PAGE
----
There are a number of different types of patents and patent applications. The available types of patents and patent applications also vary by country. Before turning to those specifics, an important initial distinction to note is between a patent application and a granted patent.
Patent Applications Versus Granted Patents
A patent and a patent application are not the same thing. This is a common source of confusion for those unfamiliar with patent law.
A patent application is essentially a request by an inventor/applicant to obtain a patent. It is a custom-prepared document rather than a template form that is filled-in. Simply filing a patent application does not by itself entitle the applicant or inventor to enforceable legal rights. More is required to secure enforceable exclusive rights in an invention. Filing a patent application is just the first step in that process. Importantly, applications generally have to undergo an official examination to assess patentability. The applied-for invention may or may not be patentable.
Pending patent applications are normally (but not always) published after approximately 18 months. This means that there are publicly-available “patent application publications” or “published patent applications”. But these still only pertain to a (pending) patent application as opposed to a (granted) patent. A patent application publication, alone, is not enforceable.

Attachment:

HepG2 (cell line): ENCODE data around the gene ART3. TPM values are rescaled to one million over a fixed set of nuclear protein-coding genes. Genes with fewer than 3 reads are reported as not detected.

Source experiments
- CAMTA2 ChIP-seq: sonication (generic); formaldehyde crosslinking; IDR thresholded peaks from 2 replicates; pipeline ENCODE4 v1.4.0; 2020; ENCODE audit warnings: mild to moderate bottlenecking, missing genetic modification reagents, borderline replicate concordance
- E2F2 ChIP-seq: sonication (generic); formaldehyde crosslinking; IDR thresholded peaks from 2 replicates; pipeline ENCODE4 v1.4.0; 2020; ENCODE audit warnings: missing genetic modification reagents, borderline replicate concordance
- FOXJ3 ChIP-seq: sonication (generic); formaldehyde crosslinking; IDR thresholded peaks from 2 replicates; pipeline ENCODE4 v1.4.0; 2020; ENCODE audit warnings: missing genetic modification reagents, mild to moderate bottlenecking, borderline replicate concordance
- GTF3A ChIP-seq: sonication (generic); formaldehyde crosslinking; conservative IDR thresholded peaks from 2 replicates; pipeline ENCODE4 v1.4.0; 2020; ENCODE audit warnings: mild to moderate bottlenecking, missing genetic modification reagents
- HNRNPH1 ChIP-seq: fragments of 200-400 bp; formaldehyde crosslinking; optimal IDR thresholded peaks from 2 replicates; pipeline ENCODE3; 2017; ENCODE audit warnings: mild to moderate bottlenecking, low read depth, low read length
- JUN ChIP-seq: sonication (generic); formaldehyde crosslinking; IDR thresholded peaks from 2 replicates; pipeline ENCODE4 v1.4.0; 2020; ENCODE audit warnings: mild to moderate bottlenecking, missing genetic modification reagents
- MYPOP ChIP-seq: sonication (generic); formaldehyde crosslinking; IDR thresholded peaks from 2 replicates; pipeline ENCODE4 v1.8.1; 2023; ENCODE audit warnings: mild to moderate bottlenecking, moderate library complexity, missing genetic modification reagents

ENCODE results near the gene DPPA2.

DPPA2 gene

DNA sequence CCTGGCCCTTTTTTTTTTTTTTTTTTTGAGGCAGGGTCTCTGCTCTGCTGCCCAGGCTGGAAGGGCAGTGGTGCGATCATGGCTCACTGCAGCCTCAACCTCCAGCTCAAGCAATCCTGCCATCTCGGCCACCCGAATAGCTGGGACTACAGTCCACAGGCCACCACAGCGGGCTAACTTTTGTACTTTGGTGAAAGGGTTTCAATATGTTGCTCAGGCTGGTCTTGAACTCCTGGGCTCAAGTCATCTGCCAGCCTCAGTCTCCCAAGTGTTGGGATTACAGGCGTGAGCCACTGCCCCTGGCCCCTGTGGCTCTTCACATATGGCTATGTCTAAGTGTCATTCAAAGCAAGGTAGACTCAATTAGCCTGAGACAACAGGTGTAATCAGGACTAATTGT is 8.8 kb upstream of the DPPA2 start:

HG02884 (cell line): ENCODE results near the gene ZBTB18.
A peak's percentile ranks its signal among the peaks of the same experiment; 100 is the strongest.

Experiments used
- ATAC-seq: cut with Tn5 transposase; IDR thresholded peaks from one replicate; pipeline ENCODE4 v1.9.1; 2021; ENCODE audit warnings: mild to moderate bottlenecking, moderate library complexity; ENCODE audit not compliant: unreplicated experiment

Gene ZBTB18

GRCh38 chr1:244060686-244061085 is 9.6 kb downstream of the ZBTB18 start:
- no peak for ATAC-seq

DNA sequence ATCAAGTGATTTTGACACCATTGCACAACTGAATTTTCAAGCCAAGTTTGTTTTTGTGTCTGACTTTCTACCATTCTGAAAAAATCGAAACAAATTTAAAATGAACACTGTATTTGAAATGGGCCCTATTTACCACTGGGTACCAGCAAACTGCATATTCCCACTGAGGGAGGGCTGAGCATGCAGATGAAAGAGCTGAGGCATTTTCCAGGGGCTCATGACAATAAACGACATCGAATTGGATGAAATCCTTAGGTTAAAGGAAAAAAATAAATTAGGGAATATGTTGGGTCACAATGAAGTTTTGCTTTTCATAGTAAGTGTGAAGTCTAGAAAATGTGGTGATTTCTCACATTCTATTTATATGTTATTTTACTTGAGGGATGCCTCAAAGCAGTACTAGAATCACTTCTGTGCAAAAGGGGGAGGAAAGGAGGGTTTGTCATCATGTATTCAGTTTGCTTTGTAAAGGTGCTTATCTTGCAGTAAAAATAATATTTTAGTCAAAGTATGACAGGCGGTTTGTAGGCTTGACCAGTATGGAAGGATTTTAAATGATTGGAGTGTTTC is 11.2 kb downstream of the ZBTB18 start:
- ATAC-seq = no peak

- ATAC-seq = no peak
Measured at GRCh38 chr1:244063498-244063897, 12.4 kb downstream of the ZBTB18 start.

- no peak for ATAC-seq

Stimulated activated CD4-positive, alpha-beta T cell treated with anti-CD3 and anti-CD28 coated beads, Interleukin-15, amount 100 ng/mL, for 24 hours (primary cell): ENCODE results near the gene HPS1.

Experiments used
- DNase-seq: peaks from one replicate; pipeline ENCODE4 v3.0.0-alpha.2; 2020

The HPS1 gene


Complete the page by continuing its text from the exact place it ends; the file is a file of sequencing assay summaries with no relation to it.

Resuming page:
There is really nothing final about a patent application when it comes to rights in an invention. Whether published or unpublished, the existence of a patent application really only means that someone currently is or was in the past pursuing patent protection. A good analogy is somebody filing a complaint to a commence a lawsuit: they hope to win, eventually, but merely initiating the lawsuit is not the same as a final judgement on the merits. There can be changes to a patent application while it is pending. So the published version of a given application may not fully reflect its current contents. And patent applications can be abandoned entirely.
A patent is granted (or issued) by a government as a “public franchise” and gives the owner(s) exclusive rights to an invention. The scope of the enforceable legal rights are defined by the claim(s) of the patent. A patent is also enforceable only in a given jurisdiction. There is no such thing as an international patent enforceable throughout the world. So obtaining exclusive legal rights in multiple countries usually requires obtaining patents in each of those individual countries—though a few regionally-enforceable patents exist outside the USA. In the U.S., a granted patent is presumed valid because it has undergone pre-grant examination to assess patentability. Though even granted patents can still be challenged.